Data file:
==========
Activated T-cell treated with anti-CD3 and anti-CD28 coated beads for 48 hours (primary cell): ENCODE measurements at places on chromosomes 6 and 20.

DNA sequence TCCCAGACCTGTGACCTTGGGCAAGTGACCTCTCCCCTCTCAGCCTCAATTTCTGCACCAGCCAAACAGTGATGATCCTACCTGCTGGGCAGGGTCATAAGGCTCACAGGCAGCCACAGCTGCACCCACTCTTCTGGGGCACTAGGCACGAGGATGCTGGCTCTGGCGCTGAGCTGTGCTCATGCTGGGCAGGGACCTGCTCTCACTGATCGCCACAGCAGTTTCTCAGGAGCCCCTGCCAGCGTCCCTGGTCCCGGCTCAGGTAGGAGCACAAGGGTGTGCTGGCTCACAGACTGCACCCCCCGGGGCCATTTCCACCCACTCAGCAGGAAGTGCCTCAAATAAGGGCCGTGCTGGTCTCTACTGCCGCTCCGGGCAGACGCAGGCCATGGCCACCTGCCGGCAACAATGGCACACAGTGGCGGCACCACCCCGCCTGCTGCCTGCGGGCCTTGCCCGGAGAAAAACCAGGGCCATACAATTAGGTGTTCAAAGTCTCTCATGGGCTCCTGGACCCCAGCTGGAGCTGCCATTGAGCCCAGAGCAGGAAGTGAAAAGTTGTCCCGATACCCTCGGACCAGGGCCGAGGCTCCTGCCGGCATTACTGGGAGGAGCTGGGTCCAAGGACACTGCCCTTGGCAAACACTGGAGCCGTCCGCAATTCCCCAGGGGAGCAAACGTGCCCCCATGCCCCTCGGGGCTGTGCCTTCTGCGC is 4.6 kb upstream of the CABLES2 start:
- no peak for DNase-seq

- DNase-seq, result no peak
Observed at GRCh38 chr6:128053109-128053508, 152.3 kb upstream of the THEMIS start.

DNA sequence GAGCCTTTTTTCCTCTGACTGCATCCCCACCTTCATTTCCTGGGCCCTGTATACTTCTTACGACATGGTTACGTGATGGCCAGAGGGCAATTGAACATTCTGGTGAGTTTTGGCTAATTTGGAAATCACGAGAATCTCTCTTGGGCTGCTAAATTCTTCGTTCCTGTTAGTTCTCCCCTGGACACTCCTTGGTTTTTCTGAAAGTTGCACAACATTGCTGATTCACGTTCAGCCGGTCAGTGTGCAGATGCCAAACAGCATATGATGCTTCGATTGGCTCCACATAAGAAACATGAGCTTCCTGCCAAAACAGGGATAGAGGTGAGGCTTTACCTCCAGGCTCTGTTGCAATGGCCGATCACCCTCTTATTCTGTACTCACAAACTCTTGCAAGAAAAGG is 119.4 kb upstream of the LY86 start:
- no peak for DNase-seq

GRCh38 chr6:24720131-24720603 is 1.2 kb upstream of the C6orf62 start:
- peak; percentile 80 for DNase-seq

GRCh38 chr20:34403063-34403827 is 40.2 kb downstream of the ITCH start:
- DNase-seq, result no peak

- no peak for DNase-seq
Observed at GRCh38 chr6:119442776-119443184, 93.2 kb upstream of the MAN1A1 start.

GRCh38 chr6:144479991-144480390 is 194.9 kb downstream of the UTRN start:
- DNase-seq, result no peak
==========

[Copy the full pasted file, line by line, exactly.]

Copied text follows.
Activated T-cell treated with anti-CD3 and anti-CD28 coated beads for 48 hours (primary cell): ENCODE measurements at places on chromosomes 6 and 20.

DNA sequence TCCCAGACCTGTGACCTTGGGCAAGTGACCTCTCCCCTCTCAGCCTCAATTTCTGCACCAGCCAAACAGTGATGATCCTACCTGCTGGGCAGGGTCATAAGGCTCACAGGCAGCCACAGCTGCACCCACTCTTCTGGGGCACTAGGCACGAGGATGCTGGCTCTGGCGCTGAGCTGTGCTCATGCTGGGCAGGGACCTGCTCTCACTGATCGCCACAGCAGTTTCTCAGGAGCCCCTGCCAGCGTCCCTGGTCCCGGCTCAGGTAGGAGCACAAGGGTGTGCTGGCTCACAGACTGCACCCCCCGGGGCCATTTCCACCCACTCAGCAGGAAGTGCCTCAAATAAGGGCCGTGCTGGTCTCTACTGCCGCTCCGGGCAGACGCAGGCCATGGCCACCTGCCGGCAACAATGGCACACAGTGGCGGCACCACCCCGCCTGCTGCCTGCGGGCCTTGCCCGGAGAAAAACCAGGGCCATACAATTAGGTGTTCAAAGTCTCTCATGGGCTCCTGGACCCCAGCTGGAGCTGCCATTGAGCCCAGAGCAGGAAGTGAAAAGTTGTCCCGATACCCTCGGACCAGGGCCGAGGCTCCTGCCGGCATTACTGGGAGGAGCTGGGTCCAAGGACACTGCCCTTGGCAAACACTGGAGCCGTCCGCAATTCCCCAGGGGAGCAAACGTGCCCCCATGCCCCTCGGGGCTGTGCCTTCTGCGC is 4.6 kb upstream of the CABLES2 start:
- no peak for DNase-seq

- DNase-seq, result no peak
Observed at GRCh38 chr6:128053109-128053508, 152.3 kb upstream of the THEMIS start.

DNA sequence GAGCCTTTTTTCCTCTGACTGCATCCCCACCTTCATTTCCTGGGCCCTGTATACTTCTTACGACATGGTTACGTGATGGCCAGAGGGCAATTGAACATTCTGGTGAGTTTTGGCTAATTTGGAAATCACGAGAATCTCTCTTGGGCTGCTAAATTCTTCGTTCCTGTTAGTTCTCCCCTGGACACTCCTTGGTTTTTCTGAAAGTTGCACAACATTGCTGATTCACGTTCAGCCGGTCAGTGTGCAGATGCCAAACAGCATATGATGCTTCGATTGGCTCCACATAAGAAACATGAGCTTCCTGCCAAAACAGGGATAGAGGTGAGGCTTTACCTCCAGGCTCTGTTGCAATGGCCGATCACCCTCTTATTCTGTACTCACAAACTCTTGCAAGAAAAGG is 119.4 kb upstream of the LY86 start:
- no peak for DNase-seq

GRCh38 chr6:24720131-24720603 is 1.2 kb upstream of the C6orf62 start:
- peak; percentile 80 for DNase-seq

GRCh38 chr20:34403063-34403827 is 40.2 kb downstream of the ITCH start:
- DNase-seq, result no peak

- no peak for DNase-seq
Observed at GRCh38 chr6:119442776-119443184, 93.2 kb upstream of the MAN1A1 start.

GRCh38 chr6:144479991-144480390 is 194.9 kb downstream of the UTRN start:
- DNase-seq, result no peak